E.U. chief: 'With friends like Trump, who needs enemies?'

Image: Donald Tusk
European Council President Donald Tusk. Copyright Vassil Donev
Copyright Vassil Donev
By Associated Press and Jesse Rodriguez with NBC News World News
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Trump 'has made us realize that if you need a helping hand, you will find one at the end of your arm,' the former Polish prime minister said.


SOFIA, Bulgaria — A top European Union official branded President Donald Trump selfish and capricious Wednesday as E.U. leaders met to count the likely economic damage U.S. policies might inflict on the bloc and to try to rescue the Iran nuclear deal.

In a striking rhetorical assault on the leader of Europe's biggest ally, E.U. Council President Donald Tusk said, given Trump's recent decisions, "someone could even think 'with friends like that, who needs enemies?'"

Trump has bewildered the Europeans by threatening to slap tariffs on EU steel and aluminum exports and reneging on an agreement to stop Iran from developing nuclear weapons, which the E.U. believes is vital to world security.

Trump has also broken with a key international principle of Middle East peace efforts by moving the U.S. embassy in Israel to Jerusalem from Tel Aviv.

Some EU leaders have made a direct link between the move and the killing of dozens of Palestinians during protests on the Gaza border.

Tusk's remarks, made before he chaired a meeting in Bulgaria of the 28 leaders whose countries make up the world's biggest trading bloc, underscored the widening gulf in E.U.-U.S. relations.

Listing Europe's traditional challenges, ranging from the expanding power of China to the belligerence of Russia, Tusk said: "We are witnessing today a new phenomenon, the capricious assertiveness of the American administration."

"Frankly speaking, Europe should be grateful to President Trump because thanks to him we have got rid of all illusions. He has made us realize that if you need a helping hand, you will find one at the end of your arm," Tusk said.

"Europe must do everything in its power to protect, in spite of today's mood, the transatlantic bond. But at the same time we must be prepared for those scenarios, where we will have to act on our own," continued Tusk, a former Polish prime minister.

At dinner talks in the Bulgarian capital of Sofia, E.U. leaders were briefed on possible incentives to keep Tehran in the nuclear agreement despite a key player like the U.S. pulling out. Trump's decision means that U.S. sanctions, held in check by a presidential veto until now, could soon hit Iran and European companies doing business there.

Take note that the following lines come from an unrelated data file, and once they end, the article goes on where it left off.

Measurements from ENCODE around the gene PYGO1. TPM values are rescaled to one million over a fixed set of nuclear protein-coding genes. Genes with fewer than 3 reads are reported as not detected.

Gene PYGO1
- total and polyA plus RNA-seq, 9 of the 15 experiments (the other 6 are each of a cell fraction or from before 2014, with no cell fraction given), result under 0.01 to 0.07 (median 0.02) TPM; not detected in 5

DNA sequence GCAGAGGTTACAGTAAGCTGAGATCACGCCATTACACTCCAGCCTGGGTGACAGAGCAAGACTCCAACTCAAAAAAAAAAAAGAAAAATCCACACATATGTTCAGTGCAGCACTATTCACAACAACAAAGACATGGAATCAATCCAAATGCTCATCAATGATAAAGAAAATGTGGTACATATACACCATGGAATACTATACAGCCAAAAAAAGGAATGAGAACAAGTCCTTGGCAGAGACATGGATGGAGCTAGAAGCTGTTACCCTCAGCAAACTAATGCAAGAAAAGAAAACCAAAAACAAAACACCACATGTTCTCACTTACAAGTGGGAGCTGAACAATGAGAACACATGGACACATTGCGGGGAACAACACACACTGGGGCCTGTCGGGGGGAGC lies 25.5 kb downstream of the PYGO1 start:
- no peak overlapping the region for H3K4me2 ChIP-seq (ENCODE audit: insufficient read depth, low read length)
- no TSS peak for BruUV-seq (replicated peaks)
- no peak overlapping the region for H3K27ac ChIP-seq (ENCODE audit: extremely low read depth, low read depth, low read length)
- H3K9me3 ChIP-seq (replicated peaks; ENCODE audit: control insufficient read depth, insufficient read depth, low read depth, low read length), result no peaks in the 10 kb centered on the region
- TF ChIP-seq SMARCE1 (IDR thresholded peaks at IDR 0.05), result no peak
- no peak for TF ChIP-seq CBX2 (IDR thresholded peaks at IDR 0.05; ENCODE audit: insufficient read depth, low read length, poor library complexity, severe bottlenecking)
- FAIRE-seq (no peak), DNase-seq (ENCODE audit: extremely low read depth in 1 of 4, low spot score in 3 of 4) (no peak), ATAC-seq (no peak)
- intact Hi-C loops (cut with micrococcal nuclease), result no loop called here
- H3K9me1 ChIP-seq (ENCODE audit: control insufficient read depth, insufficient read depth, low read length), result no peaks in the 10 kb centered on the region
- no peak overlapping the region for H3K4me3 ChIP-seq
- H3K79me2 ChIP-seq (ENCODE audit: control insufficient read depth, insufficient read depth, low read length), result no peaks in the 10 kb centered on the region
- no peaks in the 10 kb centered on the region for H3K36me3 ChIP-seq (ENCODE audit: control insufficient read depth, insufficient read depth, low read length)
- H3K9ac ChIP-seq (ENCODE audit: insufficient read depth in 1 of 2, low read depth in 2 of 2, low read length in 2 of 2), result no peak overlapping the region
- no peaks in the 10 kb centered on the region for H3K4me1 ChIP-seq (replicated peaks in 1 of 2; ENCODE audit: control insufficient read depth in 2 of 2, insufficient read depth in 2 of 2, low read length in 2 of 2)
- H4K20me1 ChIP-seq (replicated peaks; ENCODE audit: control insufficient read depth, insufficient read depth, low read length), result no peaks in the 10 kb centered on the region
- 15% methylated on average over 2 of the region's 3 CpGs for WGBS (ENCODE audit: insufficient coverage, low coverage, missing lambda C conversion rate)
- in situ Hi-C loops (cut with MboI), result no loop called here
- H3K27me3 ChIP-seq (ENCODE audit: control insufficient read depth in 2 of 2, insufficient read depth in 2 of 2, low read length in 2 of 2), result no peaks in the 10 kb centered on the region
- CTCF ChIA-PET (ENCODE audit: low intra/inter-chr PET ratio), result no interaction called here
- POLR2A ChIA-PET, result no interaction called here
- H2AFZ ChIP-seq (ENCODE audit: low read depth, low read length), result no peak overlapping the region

The options being considered include new credit lines for Iran, increased energy cooperation and the use of E.U. laws to block European companies from caving in to U.S. sanctions.

The leaders also planned to discuss Trump's steel and aluminum tariffs, which could be imposed on the E.U. after June 1. Trump says the tariffs are needed for national security reasons.

Europe's leaders, most of whom govern nations that are NATO allies with the U.S., say security concerns simply are an excuse to break with the rules-based order of the World Trade Organization.

"It is absurd to even think that the E.U. could be a threat to the U.S. We need to bring back reality in this discussion," Tusk said.

A former U.S. envoy to the E.U., Anthony Gardner, told the European Parliament on Wednesday that "the broader U.S.-EU security relationship is at risk."

Trump is due to meet with NATO Secretary General Jens Stoltenberg at the White House on Thursday to discuss a range of issues.

A NATO spokesperson told NBC News that no changes have been made to Stoltenberg's schedule after the president's public schedule was released Wednesday night with no mention of a planned joint news conference with the two leaders. The meeting remains scheduled on the NATO website.

"You'd have to ask the White House about any changes to the schedule," the spokesperson said. "We'll have to see tomorrow."

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